While we're busy fighting (and possibly losing) a war against superbugs, we might not realize that these organisms are constantly battling each other as well. Researchers from ETH Zurich have found a way to use that to our advantage, by making use of some of the chemical weapons they've developed against each other. In this case, that bacterial battleground is on the surface of thale cress leaves.
Antibiotic-resistant bacteria pose one of the greatest threats to humanity in the near future. Decades of overuse and overprescription have eroded away the effectiveness of these drugs, with more and more – including those considered our last line of defense – beginning to fail. A recent report suggested that if the problem isn't addressed, superbugs could be responsible for 10 million deaths a year by 2050.
Desperate to avoid that doomsday scenario, scientists have been frantically hunting down new antibiotic candidates, with promising leads so far found in honey, maple syrup, tobacco flowers, human breast milk, rattlesnake venom, yeast, ants, clay and platypus milk. On the synthetic side of things are developments like bacteria-killing polymers, gels, gene therapy or tweaks to existing drugs.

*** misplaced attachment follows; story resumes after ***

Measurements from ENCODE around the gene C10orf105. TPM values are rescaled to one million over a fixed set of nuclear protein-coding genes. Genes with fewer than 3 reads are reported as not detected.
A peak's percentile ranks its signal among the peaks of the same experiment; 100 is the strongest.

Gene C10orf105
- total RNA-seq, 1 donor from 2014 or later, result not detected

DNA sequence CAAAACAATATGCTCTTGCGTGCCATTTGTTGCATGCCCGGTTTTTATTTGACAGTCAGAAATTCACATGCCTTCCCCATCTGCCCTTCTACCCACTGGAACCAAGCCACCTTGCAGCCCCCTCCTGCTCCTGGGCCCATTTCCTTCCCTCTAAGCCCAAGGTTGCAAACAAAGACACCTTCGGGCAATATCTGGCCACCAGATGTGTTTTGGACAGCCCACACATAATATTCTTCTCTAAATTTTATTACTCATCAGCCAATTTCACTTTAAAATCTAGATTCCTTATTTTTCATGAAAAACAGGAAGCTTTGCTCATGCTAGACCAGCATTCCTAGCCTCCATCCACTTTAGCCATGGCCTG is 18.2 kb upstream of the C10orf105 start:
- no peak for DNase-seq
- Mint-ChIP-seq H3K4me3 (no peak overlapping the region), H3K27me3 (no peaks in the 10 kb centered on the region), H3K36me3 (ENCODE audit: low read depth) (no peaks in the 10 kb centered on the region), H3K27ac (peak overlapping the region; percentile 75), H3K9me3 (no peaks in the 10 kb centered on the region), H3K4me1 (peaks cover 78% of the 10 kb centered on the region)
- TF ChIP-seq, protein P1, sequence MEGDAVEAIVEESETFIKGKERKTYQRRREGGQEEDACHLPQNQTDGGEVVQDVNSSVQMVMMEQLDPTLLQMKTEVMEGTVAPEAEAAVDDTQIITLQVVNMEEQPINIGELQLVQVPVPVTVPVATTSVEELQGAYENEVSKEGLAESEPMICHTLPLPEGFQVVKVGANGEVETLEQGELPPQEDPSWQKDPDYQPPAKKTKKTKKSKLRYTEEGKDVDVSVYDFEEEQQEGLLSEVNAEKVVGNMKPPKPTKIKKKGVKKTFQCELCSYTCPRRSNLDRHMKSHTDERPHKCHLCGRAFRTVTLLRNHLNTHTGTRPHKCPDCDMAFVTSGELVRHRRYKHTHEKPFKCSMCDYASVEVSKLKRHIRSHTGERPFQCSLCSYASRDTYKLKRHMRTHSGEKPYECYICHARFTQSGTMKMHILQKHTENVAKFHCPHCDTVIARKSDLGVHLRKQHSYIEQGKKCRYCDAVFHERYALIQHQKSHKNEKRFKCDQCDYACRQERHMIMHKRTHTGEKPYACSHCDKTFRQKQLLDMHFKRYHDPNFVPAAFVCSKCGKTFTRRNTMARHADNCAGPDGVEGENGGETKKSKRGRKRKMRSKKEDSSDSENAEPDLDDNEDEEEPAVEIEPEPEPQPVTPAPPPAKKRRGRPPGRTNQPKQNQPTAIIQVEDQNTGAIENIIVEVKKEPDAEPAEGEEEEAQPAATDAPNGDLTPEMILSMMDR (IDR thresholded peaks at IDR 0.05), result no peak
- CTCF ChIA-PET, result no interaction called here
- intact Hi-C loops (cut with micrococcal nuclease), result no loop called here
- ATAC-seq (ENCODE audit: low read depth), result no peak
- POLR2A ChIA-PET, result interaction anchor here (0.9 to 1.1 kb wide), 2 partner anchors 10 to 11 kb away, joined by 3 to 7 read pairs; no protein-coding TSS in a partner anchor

For the new study, the ETH Zurich team wanted to explore more natural avenues that may have been previously overlooked. In environments with dense microbial populations, where different bacteria species have to compete for space and resources, some of them develop antibiotic substances to kill off rivals. Soil habitats have previously been mined as a source of these kinds of drug candidates, but the researchers say that well has basically run dry.
Instead, the ETH team turned to thale cress leaves. A systematic search of these surfaces yielded 200 different bacterial strains, and through laboratory tests the researchers found over 700 antibiotic interactions between species.
One strain in particular caught the researchers' attention: an organism called Brevibacillus sp. Leaf 182. This bacterium was found to produce at least four antibiotic compounds, including one previously unknown chemical now known as macrobrevin. That cocktail allowed it to inhibit 100 of the 200 species found to share its leafy home.
That's a promising start, and although macrobrevin might not directly help us fight the superbugs we should be worried about, the study at least goes to show that there are new weapons still waiting to be found out there.
"We will now determine whether macrobrevin and other newly discovered substances are also effective against bacteria that cause diseases in humans," says Jörn Piel, co-lead author of the study. "This incredibly diverse ecosystem can most definitely still offer medicine many new leads. Our results confirm that it is worth expanding the search for antibiotics in nature."
The research was published in the journal Nature Microbiology.
Source: ETH Zurich
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